Sunday, January 29, 2012

Competition is teh over. Results.

The competition for winning a copy of Earl Bobby, is done. So according to the majestic, Peder Johnsen, all 3 of you have won a copy. Tube, Tabata and Ponch. You will receive a pm by some unknown stranger.

Check your AGS forums PMs, I guess.

Cart Life finally picks up!

A very deep game, or perhaps a shallow retail simulation game to some, I find it simply heartbreaking in a way, Hofmeier's Cart Life, has picked up some attention. has picked it up, and praises it a bit, and analyzes it even more, comparing it to sports games.

They also use fancy words. Anyhow, worth a read, I believe. The find I believe was thanks to Igor Hardy's facebook. So kudos go mostly to him.

Thursday, January 26, 2012

Anastronaut is aut (out aut , see what i did there?)

Anas Abdin, has just released an AGS game, by the utter delight name of Anastronaut. The game appears to be commercial, something that completely slip me by. I'm stupid.

Go to the topic here, to find more info on purchase and stuff. I also post the fabulous promo-poster art below. I think it's a very good looking interesting tragicomic kind of game.

Tuesday, January 24, 2012

Don't shoot SHOTGUN!

Rock, Paper, Super-Plasma Rifle has decided to intrigue its viewers with a fantastically cute and adorable little game, that I also praised and loved myself.

It's of course none other than Ben Chandler's ^_^; a game about a werebunny that wants to be restored to a human. Typical love story thingie.

Competition: Earl Bobby is looking for a loo

Earl Bobby is Looking For A Loo, is a very cheap game, only at 3$, by the creator of the amazing Second Face: The Eye of Geltz. It has been offered to this very blog, by some amazing Norwegian ninja, to hand out a free copy of it.

And we may do so.

So, if you want it, just kill qptain_nemo or otherwise, just leave a comment in this very post. I'll randomly pick one. We'll contact the winner with bounty hunters and pizza.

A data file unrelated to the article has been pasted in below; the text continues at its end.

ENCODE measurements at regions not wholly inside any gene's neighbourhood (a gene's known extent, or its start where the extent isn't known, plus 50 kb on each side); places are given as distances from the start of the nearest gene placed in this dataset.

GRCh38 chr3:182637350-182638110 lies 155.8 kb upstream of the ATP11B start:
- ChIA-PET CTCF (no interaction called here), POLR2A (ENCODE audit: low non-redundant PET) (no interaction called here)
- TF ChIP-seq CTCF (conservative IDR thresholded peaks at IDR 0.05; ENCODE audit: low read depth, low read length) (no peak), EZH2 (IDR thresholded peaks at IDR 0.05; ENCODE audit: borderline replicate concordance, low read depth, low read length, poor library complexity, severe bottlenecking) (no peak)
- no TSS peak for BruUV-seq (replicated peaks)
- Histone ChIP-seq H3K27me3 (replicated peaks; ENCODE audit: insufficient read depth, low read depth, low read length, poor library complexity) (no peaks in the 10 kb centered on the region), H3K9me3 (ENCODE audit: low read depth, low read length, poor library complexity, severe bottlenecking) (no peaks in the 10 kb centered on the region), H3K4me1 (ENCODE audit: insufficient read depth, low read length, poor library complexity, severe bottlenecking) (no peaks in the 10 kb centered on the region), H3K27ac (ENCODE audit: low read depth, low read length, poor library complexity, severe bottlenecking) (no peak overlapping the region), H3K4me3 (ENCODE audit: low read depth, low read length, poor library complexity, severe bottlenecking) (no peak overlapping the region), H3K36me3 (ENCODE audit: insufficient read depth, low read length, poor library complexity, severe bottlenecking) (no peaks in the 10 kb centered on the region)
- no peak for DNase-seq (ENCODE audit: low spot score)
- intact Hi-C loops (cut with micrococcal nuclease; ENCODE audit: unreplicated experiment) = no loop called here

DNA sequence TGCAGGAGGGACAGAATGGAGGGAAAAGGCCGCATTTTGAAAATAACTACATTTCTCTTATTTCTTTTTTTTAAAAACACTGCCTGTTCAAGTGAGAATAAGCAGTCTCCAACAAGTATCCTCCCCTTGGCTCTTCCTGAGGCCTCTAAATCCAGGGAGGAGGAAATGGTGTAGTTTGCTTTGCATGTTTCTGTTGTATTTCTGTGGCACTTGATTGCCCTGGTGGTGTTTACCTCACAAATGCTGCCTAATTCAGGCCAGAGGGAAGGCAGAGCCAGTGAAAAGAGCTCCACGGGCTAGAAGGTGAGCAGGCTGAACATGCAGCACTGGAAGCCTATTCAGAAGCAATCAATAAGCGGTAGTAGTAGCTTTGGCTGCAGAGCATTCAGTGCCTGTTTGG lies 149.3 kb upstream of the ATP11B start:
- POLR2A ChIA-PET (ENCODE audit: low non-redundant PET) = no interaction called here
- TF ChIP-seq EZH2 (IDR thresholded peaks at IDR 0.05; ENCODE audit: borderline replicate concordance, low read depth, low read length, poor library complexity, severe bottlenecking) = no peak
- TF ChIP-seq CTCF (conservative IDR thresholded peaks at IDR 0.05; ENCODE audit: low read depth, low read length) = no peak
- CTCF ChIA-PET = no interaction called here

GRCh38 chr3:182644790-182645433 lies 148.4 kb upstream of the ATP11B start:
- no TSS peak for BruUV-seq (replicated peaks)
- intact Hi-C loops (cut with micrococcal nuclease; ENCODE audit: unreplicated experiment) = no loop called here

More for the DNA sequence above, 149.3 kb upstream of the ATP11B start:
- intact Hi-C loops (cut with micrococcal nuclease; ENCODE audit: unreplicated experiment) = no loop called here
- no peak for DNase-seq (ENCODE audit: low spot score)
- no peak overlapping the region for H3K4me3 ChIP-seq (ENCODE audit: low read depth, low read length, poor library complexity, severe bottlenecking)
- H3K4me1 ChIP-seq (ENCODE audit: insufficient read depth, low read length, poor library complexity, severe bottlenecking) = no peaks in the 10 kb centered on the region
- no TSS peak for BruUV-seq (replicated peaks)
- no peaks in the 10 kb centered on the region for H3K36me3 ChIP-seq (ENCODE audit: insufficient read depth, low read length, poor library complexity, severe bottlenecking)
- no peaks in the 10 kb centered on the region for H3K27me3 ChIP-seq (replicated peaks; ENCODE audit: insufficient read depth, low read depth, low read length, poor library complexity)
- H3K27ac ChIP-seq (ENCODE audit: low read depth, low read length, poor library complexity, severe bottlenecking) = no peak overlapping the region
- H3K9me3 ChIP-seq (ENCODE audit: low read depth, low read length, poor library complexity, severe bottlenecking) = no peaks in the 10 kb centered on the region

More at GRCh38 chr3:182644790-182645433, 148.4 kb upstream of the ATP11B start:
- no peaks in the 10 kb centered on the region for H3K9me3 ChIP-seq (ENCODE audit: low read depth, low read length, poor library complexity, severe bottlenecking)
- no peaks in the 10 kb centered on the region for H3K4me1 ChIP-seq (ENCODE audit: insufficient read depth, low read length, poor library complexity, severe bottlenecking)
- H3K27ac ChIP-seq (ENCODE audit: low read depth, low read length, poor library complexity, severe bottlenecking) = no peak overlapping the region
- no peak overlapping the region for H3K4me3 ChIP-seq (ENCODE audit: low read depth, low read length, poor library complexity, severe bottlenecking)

Monday, January 23, 2012

Interview BakeSale: Tenacious Stu

Tonight with us, a perhaps less known forumite, yet a very active one. Tenacious Stu, ladies and gentlemen.
His game, Entrapment , also previewed in the AdventureX, happens to be part of this bake sale.

An early prototype of Entrapment

1) Why and how did you join the AGS Bake Sale ?

I've been a member of the Adventure Game Studio forums since 2007. Although I don’t really post much, I check them often. I had been preparing Entrapment for release, when the AGS Bake Sale was announced. I think it was originally around 12 games by 12 prominent AGS members (The Bakers Dozen), but as soon as it was announced a lot of AGS game-makers wanted to get involved, myself included. I though about holding back from offering Entrapment for fears of the Bake Sale becoming overwhelmed with games, but I was encouraged to include it and I’m glad I did. The original plan was to raise money for new servers for the forums as they unfortunately experience a little downtime, but when the plan changed to give the money raised to charity, I was all the more keen to be involved. I was given the opportunity to have a game bundled with the games of people that I deeply respect and admire and that have been a real inspiration to me as an adventure game maker. I simply couldn’t miss this chance to be involved.

2) Talk a bit about your game (what is it about, how you came up with it).